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Last updated: 01 Jul 2019

The Best Slow Feeder Dog Bowls (Review) in 2019

Outward Hound Slow Feeder Dog Bowl

Outward Hound Slow Feeder Dog Bowl

The Company of Animals Green Slow Feeder Dog Bowls

The Company of Animals Green Slow Feeder Dog Bowls

AmazonBasics Dog Slow Feeder Bowl

AmazonBasics Dog Slow Feeder Bowl

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Dr Tracy Douglas
Published 08:53 am

Most of us take our time to finish our meal so we don’t have to suffer from indigestion. Besides, it simply isn’t polite to be gobbling up your plate like you’ve never eaten for a month or two especially if you’re in the company of others. But, try telling that to your dog, especially large and deep-chested ones, and you’ll only get a quizzed look. Eating too fast is one of the reasons why bloat occurs in dogs, not to mention predispose it to obesity.

And while you cannot teach them to go slow on their chow, you can at least use a slow feeder dog bowl to make it more challenging to access their food. In a way, you’re slowing down their rate of eating. And if in case you’re curious as to what comprises the best slow feeder dog bowls in the world, check out what we’ve got for you.

The Best Slow Feeder Dog Bowl

1

Without a doubt, one of the best slow feeder dog bowls on the planet, Outward Hound’s Fun Feeder Slo-Bowl is a meticulously designed food vessel that comes in different patterns and mazes to make it extra-challenging for dogs to access their food. Made of pet-safe materials that are guaranteed never to contain phthalates, PVC, or BPA, the Fun Feeder comes with numerous valleys and ridges that should keep your dog circling its food bowl just so it can angle its tongue correctly.

Integrated with a non-slip base, the Fun Feeder slow feeder bowl is stable enough that dog food won’t be spilled onto the floor as your canine friend ferociously attacks the bowl just so it can get its food. This slow eating dog bowl is purposely designed to make sure that Bongo will be eating 10-times slower than it normally does. With 4 color designs that come with 4 different patterns and mazes to choose from, this is one slow feeder dog bowl that you’d definitely want to get.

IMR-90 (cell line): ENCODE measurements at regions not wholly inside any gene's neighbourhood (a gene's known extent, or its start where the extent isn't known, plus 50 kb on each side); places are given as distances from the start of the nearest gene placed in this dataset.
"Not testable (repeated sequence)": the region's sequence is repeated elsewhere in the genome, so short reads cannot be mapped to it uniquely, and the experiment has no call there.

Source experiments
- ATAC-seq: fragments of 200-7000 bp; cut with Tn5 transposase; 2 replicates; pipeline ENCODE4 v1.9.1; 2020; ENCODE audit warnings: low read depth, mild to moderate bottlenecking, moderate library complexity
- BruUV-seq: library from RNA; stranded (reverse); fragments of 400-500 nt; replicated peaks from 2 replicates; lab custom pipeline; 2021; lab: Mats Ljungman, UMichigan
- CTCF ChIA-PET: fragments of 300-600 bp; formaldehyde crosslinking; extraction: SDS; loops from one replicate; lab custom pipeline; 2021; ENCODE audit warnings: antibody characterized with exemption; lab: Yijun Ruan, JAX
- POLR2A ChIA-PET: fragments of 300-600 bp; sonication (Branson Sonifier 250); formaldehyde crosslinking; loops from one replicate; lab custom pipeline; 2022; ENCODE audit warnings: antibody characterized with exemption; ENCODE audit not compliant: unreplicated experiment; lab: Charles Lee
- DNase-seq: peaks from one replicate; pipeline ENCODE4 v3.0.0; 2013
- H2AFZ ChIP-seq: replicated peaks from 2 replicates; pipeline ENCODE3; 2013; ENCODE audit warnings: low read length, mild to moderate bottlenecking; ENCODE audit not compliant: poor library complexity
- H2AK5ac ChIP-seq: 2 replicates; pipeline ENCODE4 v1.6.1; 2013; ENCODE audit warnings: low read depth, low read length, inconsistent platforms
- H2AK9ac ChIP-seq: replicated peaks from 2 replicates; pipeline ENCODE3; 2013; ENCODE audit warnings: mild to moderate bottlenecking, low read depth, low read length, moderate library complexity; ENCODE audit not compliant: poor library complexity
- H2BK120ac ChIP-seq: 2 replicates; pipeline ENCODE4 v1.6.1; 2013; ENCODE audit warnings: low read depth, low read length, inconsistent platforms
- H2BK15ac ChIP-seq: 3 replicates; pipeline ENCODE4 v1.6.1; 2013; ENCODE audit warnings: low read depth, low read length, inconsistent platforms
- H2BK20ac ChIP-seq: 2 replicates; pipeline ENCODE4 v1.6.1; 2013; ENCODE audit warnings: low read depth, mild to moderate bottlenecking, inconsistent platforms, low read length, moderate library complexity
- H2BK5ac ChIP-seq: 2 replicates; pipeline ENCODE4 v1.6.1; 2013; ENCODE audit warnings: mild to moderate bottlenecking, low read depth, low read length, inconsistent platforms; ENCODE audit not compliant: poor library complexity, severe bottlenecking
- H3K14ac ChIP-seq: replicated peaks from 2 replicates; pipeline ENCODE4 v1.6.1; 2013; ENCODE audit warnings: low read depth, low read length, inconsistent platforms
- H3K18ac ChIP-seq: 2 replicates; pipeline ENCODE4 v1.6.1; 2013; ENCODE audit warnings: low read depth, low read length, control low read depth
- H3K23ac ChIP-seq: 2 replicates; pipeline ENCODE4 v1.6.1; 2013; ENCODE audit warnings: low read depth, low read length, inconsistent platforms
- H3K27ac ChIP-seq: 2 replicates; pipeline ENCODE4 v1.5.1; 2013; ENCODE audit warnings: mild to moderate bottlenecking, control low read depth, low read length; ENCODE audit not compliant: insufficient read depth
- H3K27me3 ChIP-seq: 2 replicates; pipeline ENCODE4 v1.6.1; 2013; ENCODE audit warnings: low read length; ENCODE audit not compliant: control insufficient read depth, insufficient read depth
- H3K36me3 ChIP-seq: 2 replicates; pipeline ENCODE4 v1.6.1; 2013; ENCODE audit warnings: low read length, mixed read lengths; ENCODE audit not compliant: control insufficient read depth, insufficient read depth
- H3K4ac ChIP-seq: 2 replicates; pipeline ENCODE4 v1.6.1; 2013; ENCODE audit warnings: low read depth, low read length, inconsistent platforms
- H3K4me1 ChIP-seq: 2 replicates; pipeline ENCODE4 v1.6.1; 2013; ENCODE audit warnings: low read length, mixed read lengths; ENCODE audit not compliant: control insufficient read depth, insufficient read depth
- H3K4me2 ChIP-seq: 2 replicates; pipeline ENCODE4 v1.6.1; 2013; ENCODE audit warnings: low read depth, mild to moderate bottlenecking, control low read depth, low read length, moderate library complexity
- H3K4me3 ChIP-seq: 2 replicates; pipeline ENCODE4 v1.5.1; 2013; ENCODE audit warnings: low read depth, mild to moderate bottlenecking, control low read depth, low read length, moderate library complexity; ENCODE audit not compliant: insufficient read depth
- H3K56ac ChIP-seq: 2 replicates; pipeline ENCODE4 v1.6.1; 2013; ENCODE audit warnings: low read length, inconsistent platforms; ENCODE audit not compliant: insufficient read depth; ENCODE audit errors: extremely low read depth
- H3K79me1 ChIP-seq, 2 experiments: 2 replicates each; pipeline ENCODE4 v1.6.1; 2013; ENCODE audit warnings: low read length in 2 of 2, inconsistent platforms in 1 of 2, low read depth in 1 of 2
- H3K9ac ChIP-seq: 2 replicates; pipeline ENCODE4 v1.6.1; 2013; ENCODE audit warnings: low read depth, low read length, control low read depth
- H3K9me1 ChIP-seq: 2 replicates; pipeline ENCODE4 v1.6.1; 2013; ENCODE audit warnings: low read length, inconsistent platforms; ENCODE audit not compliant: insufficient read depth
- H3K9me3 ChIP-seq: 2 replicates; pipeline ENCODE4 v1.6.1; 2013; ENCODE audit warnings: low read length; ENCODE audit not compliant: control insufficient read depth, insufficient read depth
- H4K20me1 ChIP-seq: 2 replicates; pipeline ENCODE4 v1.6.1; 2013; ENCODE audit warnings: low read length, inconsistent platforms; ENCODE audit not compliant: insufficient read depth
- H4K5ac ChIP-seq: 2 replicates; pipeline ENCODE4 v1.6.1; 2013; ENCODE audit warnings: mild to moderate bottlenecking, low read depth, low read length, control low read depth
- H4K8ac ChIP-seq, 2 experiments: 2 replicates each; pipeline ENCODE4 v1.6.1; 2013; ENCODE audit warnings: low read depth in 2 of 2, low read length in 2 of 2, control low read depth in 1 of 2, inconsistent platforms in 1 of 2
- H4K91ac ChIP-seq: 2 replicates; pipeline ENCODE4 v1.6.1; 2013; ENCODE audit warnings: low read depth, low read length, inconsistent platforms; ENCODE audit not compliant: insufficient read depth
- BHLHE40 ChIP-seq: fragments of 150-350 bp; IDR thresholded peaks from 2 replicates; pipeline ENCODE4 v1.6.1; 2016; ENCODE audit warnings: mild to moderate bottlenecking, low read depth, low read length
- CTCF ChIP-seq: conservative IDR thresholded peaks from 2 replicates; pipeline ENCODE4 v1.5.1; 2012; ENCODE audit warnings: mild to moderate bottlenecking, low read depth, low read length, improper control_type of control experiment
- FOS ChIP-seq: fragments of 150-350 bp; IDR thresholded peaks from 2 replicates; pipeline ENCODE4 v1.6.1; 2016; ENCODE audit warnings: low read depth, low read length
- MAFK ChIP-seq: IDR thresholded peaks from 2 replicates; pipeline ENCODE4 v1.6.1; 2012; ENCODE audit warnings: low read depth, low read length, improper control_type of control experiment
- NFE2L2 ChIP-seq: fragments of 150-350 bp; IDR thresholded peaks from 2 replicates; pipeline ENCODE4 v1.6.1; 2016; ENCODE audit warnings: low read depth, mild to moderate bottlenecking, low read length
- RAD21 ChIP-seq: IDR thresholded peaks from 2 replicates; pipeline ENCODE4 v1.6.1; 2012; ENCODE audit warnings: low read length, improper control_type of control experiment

Specification:
  • Brand: Outward Hound
  • Model: 51001
  • Weight: 8 ounces

2

It is one thing to slow down your pet’s lightning-fast dinner manners; it’s another thing to deprive it of the thing that it loves the most. Siensync’s dog bowls for fast eaters offer just the right level of difficulty to get your dog to slow down with its gobbling tendencies without making it too difficult that your pet simply gives up trying. These dog bowls to slow down eating are made of the safest materials with a touch of eco-friendliness in them while ensuring you’ve got the toughest and most durable food vessel that will last many years.

The Siensync conjures images of Captain America’s nemesis, Hydra, except that it doesn’t come with the skull. Well, you get the idea. It only comes in one size, though, but fully capable of holding 2 cups of your dog’s favorite kibble or canned dog food. It’s made of high-quality ABS that makes it exceptionally easy to clean either by hand or via your dishwasher. It’s a great maze dog bowl for your four-legged gobbler.

Specification:
  • Brand: Siensync
  • Weight: 9.6 ounces

3